Hey, it’s 8:30 a.m. and I haven’t checked in with my 160-member worldwide readership yet.
I’ve never really spoken these exact words in public before…but I think my performing days are over, and I’m glad to see them go.
Time was, I couldn’t imagine myself in a position where I would not want to be onstage. The thought never entered my mind. In fact, I’ve always told my students that when they are performing onstage, I am living out my continuing dream through them. Anymore? Not so much. Case in point:
Tonight, I am performing with a group of guys (loosely named the Jazz All-Stars) up on Lake Erie. Great musicians all, and I was beyond flattered to be asked to sing. I’m doing two tunes, so no big deal, but I’ve experienced no small amount of trepidation about the whole thing for the past two months. Will the voice hold out? Can I keep company with all these hot players? Do I still have it? It’s all getting to be too much; I am, in fact, dreading it, now that the day has finally arrived. In past years, I couldn’t wait to do a gig like this. Now I’m looking past it and living for 10 p.m.
Why is this? I’ve thought a lot about it recently, and I’ve come to the conclusion that it’s all right. It’s all right to move on. My priorities are different now: grandchildren, travel, family and friends. I said to Mavis the other day, “I don’t care about jazz ed. anymore.” That’s not really true; I care about the style that’s become second nature to me over the decades. I care about its proliferation and its importance to America’s musical heritage. It’s the only truly American musical form, and we need to protect it like any other national treasure. I love jazz (and the blues and R & B and rock and roll) and what it’s meant to me. I guess I just don’t care to perform it any longer. In fact, I don’t think I really want to perform at all anymore. (Obvious exceptions: 1. Playing in a band with my sons; 2. Sitting in with BoomR; 3. Playing Mrs. Lovett onstage in Sweeney Todd.)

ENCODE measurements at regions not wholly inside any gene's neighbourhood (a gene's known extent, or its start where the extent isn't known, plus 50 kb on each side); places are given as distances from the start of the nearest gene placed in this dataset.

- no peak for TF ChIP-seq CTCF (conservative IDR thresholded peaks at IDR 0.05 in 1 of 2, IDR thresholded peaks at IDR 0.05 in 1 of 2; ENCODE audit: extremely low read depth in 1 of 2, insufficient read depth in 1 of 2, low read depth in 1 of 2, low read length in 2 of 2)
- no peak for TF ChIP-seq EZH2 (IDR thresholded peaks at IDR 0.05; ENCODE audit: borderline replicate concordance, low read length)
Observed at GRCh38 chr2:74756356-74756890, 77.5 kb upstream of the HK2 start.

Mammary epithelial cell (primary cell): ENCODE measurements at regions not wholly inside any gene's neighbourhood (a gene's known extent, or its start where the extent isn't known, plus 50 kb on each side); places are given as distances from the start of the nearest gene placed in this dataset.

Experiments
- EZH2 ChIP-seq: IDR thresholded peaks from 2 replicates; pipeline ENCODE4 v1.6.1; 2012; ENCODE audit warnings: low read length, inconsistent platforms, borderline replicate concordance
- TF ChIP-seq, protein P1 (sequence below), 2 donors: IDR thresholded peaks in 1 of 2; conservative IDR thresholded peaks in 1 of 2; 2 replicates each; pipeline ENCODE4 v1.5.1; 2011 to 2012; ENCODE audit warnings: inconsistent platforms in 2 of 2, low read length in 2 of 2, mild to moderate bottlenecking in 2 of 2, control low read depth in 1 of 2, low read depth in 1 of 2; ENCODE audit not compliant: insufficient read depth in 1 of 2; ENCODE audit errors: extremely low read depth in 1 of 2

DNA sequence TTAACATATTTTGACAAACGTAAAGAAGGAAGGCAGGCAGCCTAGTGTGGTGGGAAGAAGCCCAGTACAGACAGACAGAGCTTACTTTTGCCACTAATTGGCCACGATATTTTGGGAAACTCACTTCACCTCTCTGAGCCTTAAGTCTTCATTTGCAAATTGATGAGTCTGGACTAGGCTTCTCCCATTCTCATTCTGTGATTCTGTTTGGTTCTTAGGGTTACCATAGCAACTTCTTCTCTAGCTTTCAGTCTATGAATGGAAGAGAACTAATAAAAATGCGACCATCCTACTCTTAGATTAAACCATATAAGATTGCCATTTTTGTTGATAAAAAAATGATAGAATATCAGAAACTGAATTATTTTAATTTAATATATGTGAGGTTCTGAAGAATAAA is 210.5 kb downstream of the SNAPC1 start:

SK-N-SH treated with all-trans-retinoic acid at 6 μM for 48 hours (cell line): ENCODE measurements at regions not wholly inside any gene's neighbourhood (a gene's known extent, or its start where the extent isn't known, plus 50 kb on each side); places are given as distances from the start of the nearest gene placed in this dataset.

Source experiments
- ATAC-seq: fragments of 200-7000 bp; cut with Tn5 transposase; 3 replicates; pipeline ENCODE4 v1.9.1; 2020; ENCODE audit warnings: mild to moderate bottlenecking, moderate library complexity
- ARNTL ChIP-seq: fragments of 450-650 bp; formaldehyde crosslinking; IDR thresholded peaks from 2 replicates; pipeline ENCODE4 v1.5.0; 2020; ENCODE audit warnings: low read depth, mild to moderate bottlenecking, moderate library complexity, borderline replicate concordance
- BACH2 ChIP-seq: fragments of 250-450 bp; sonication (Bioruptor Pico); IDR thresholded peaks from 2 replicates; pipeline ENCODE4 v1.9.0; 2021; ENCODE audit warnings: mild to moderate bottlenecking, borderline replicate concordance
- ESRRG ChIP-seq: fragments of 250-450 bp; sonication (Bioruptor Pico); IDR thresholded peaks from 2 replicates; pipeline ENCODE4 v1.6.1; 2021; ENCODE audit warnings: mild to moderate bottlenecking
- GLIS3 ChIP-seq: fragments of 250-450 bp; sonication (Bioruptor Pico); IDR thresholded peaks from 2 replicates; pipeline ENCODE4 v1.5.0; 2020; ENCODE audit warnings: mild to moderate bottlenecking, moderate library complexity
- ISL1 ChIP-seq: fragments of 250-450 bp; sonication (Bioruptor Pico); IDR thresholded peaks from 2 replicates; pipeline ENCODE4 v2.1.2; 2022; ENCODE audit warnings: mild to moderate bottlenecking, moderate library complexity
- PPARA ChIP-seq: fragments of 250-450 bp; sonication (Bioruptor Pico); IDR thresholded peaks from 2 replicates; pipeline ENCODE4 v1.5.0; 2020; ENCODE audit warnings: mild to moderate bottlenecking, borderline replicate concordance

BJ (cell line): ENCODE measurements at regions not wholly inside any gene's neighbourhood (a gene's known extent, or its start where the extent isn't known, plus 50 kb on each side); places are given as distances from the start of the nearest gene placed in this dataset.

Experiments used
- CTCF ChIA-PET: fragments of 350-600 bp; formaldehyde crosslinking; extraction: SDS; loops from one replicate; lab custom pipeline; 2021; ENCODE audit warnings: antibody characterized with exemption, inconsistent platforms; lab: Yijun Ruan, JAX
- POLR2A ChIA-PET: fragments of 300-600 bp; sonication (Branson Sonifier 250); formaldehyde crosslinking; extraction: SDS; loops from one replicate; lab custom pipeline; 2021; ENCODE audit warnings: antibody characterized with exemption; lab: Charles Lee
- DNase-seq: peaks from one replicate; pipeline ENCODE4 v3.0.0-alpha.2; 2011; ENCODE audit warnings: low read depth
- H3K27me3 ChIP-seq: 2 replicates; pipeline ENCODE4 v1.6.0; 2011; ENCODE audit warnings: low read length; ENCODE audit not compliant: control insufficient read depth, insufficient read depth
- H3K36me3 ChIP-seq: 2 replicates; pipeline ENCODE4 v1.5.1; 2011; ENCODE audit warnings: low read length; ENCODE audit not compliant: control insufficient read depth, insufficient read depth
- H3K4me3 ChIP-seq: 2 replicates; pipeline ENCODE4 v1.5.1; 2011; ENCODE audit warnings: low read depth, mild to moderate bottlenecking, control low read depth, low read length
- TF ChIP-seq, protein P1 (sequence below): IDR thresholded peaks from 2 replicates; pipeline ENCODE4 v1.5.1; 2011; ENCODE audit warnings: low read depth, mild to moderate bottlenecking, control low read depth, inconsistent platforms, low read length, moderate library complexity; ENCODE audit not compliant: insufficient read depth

My career as a music educator is approaching its twilight hours, and I definitely do not want to be one of those choral directors who just mark time, waiting to collect the retirement pay. That attitude will always seep into the music your groups sing. I want to be involved and current and motivated till the final minute, but I think I might be drifting in another direction — away from jazz and into musical theater. Am I mental? Is this allowed? Do I not care enough? Is the world truly going to end in six months and it won’t matter anyway?
Meh. Regardless, it will be a nice evening (I hope) for the audience, and the Thriller and I will have a relaxing dinner somewhere in Port Clinton, and we will all likely survive the gig and it will be a pleasant ride home. Then we can begin pre-launch preparations for the Odyssey. (Yippy!)
Wow — a 500-word, rambling treatise on nothing in particular. Wouldn’t be RtB otherwise, now would it?
It’s Finkday, YaAAaaay